Photo: Arrests in Colombia
Two drug traffickers suspected of having taken over for Diego Perez Henao, a Los Rastrojos gang boss arrested in Venezuela in June, have been captured by police, Colombian President Juan Manuel Santos said.
Nelson Mauricio Taborda and Jose Leonardo Hortua Blandon were arrested along with 25 other members of the Los Rastrojos gang, the president said.
The suspects were detained by the National Police in La Virginia, a town in the western province of Risaralda, Santos said during his regular Saturday public meeting.
Taborda and Hortua Blandon had succeeded Perez Henao, known as “Diego Rastrojo,” in the gang, which has its roots in the paramilitary movement and was recently blamed for the massacre of 10 peasants in the northwestern city of Santa Rosa de Osos, Santos said.
Perez Henao was arrested in early June in a binational operation in Venezuela and deported to Colombia, where he faces extradition to the United States on drug and money laundering charges.
Perez Henao, who was the target of an intense manhunt by U.S. and Colombian authorities, was hiding out at a ranch in Venezuela’s Barinas state.
The Los Rastrojos boss was the subject of a nearly $6 million reward.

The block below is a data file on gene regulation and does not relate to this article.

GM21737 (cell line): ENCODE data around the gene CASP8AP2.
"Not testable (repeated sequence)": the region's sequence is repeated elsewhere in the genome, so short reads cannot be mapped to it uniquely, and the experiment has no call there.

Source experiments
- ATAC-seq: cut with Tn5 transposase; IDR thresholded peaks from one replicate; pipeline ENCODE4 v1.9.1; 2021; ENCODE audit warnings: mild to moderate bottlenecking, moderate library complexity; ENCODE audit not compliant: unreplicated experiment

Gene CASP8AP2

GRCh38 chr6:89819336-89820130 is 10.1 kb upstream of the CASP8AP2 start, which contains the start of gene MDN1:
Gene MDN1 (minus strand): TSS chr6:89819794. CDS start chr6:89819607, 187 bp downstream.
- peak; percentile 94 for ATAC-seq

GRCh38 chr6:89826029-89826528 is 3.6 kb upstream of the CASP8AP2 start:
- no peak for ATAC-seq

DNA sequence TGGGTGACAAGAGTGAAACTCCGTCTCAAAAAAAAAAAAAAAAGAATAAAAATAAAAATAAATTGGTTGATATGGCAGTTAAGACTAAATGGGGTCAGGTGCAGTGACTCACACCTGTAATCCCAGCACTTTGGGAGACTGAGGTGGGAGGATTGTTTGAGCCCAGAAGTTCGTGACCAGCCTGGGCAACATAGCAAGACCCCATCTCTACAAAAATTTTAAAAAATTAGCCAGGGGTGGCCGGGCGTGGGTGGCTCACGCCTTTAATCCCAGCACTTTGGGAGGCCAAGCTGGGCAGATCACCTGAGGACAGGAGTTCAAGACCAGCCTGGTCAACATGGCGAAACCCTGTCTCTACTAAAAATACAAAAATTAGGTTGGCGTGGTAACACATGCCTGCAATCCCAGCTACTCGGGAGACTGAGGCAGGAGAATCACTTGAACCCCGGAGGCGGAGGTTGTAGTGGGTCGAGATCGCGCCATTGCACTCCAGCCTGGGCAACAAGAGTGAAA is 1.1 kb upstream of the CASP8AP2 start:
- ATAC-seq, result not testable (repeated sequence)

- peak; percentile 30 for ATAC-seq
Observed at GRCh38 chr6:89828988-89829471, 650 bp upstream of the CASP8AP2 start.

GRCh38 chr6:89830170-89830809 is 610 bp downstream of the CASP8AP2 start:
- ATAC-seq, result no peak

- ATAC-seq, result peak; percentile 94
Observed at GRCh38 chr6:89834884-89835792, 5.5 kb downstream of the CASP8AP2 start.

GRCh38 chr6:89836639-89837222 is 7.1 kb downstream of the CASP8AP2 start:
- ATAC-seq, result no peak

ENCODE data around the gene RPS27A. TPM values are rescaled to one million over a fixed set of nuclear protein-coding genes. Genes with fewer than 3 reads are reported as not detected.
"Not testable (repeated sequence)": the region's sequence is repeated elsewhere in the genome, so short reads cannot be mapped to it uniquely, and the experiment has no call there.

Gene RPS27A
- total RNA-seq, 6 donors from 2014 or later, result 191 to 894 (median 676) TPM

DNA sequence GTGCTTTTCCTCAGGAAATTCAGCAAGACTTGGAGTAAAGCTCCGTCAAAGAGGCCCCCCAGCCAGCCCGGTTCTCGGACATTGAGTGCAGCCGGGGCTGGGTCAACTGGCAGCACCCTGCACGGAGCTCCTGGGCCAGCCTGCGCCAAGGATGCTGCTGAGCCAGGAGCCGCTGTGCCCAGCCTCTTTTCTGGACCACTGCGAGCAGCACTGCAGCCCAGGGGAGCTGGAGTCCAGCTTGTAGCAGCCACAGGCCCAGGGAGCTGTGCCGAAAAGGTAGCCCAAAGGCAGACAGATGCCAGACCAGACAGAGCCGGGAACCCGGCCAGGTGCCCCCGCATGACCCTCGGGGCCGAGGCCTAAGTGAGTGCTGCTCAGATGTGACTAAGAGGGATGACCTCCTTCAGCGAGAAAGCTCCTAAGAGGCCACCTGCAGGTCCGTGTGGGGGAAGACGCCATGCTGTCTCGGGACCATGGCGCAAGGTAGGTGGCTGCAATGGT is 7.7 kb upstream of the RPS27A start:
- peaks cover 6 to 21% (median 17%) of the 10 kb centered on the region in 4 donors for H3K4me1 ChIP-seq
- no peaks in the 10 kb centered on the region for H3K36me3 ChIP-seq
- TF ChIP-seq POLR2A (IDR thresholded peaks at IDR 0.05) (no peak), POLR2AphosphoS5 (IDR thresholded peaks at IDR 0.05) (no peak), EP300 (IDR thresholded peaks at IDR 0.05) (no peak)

Taborda may have been the leader of what is left of the Norte del Valle drug cartel, police said.
The arrests of Taborda and Hortua Blandon are a blow to the criminal organization’s leadership, the president said.
Los Rastrojos is one of a number of groups founded by veterans of the defunct United Self-Defense Forces of Colombia, or AUC, militia federation.
Los Rastrojos and the other AUC successor groups, such as Los Paisas and Nueva Generacion, are responsible for a good deal of the criminal activity in Colombia, officials say.
The AUC, accused of committing numerous human rights violations, demobilized more than 31,000 of its fighters between the end of 2003 and mid-2006 as part of the peace process with former President Alvaro Uribe’s administration.
The group was made up of numerous rural defense cooperatives formed more than 20 years ago to battle leftist rebels.
Many of the militias, however, degenerated into death squads and carried out massacres of peasants suspected of having rebel sympathies, along with slayings of journalists and union members accused of favoring the leftist insurgents.
Under the terms of the 2005 Peace and Justice Law, pushed through Congress by the Uribe administration to regulate the militiamen’s reinsertion into society, former AUC members faced a maximum of eight years in prison if convicted of any of the scores of massacres of suspected rebel sympathizers attributed to the rightists over the years.
Colombia’s Constitutional Court upheld the law in 2006 but conditioned the sentence reductions on full disclosure and confession of crimes and reparations to victims.
On May 13, 2008, the Colombian government extradited 14 former AUC chiefs to the United States.
The former AUC commanders were wanted in the United States on drug, money laundering and other charges.